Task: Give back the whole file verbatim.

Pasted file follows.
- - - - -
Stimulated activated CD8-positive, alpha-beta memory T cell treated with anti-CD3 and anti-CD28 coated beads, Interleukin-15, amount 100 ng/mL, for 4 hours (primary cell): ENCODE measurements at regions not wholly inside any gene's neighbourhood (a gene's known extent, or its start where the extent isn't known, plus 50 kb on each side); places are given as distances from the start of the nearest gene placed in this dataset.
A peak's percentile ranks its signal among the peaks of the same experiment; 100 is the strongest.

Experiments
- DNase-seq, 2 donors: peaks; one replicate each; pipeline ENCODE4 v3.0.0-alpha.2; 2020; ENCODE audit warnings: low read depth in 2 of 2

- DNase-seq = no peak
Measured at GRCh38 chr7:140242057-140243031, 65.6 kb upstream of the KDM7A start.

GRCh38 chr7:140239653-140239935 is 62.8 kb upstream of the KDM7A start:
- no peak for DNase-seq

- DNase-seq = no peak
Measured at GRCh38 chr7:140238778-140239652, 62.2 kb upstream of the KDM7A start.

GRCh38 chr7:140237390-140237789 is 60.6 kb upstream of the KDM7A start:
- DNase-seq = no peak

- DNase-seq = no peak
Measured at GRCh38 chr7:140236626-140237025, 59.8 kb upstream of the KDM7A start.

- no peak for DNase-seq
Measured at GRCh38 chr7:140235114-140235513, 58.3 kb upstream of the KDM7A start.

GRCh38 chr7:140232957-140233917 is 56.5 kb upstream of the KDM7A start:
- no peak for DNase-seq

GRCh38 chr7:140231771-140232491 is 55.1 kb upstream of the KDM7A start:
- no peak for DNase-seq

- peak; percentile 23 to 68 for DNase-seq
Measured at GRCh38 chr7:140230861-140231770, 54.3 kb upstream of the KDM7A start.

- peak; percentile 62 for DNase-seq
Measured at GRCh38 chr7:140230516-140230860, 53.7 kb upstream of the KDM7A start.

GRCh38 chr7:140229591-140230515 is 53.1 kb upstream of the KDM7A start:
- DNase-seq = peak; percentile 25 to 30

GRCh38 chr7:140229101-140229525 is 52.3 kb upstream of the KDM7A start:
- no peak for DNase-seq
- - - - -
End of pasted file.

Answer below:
Stimulated activated CD8-positive, alpha-beta memory T cell treated with anti-CD3 and anti-CD28 coated beads, Interleukin-15, amount 100 ng/mL, for 4 hours (primary cell): ENCODE measurements at regions not wholly inside any gene's neighbourhood (a gene's known extent, or its start where the extent isn't known, plus 50 kb on each side); places are given as distances from the start of the nearest gene placed in this dataset.
A peak's percentile ranks its signal among the peaks of the same experiment; 100 is the strongest.

Experiments
- DNase-seq, 2 donors: peaks; one replicate each; pipeline ENCODE4 v3.0.0-alpha.2; 2020; ENCODE audit warnings: low read depth in 2 of 2

- DNase-seq = no peak
Measured at GRCh38 chr7:140242057-140243031, 65.6 kb upstream of the KDM7A start.

GRCh38 chr7:140239653-140239935 is 62.8 kb upstream of the KDM7A start:
- no peak for DNase-seq

- DNase-seq = no peak
Measured at GRCh38 chr7:140238778-140239652, 62.2 kb upstream of the KDM7A start.

GRCh38 chr7:140237390-140237789 is 60.6 kb upstream of the KDM7A start:
- DNase-seq = no peak

- DNase-seq = no peak
Measured at GRCh38 chr7:140236626-140237025, 59.8 kb upstream of the KDM7A start.

- no peak for DNase-seq
Measured at GRCh38 chr7:140235114-140235513, 58.3 kb upstream of the KDM7A start.

GRCh38 chr7:140232957-140233917 is 56.5 kb upstream of the KDM7A start:
- no peak for DNase-seq

GRCh38 chr7:140231771-140232491 is 55.1 kb upstream of the KDM7A start:
- no peak for DNase-seq

- peak; percentile 23 to 68 for DNase-seq
Measured at GRCh38 chr7:140230861-140231770, 54.3 kb upstream of the KDM7A start.

- peak; percentile 62 for DNase-seq
Measured at GRCh38 chr7:140230516-140230860, 53.7 kb upstream of the KDM7A start.

GRCh38 chr7:140229591-140230515 is 53.1 kb upstream of the KDM7A start:
- DNase-seq = peak; percentile 25 to 30

GRCh38 chr7:140229101-140229525 is 52.3 kb upstream of the KDM7A start:
- no peak for DNase-seq